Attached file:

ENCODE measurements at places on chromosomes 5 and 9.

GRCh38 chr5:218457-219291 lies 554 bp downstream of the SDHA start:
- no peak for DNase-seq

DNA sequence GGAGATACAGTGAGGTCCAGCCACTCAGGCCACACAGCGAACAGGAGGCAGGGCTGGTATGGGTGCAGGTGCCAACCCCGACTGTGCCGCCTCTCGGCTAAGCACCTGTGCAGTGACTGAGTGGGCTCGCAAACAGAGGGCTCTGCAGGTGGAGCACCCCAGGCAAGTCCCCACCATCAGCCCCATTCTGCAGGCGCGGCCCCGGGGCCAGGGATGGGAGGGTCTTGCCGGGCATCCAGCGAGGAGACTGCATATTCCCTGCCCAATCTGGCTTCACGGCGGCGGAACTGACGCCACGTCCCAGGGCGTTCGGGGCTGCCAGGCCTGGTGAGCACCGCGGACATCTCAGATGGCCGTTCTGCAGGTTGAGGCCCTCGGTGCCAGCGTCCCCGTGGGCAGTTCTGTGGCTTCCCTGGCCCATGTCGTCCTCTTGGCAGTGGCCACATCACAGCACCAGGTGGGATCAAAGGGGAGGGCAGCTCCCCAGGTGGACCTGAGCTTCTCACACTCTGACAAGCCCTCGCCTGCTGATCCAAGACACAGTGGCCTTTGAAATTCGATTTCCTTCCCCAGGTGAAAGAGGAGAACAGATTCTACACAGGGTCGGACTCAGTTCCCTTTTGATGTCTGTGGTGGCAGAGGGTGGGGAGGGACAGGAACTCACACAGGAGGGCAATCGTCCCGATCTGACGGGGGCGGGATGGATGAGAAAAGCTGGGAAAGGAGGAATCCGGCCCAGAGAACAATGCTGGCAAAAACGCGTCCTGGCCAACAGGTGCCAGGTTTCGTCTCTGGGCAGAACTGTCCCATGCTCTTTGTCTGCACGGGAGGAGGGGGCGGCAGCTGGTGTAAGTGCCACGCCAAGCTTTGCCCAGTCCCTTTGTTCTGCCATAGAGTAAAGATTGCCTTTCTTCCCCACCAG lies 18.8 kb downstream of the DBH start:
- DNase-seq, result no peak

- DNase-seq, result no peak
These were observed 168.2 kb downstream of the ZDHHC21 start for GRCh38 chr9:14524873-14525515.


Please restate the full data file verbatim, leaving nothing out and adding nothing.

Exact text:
ENCODE measurements at places on chromosomes 5 and 9.

GRCh38 chr5:218457-219291 lies 554 bp downstream of the SDHA start:
- no peak for DNase-seq

DNA sequence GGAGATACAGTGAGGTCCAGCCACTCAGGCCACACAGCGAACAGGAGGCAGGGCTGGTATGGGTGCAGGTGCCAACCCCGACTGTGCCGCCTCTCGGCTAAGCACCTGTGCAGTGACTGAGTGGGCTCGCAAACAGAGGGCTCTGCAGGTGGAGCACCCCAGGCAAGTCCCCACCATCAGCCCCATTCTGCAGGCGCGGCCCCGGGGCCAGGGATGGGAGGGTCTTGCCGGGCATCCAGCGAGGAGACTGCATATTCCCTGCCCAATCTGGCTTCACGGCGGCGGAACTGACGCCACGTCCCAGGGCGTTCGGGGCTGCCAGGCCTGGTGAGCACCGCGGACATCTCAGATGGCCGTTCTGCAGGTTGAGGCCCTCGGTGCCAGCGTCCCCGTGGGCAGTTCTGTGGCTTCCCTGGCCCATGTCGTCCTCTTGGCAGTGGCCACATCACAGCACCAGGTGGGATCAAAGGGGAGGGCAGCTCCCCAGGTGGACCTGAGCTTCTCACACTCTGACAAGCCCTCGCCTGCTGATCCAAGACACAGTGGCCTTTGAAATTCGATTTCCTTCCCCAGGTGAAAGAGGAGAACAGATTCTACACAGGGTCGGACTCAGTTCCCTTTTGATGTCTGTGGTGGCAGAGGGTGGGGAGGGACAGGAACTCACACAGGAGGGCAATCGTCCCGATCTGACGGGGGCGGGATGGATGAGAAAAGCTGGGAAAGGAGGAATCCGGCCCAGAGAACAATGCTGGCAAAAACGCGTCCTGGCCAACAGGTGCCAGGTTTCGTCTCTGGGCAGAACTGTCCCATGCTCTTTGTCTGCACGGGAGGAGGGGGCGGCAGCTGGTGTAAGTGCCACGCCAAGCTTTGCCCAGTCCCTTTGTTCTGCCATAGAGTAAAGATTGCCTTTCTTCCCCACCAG lies 18.8 kb downstream of the DBH start:
- DNase-seq, result no peak

- DNase-seq, result no peak
These were observed 168.2 kb downstream of the ZDHHC21 start for GRCh38 chr9:14524873-14525515.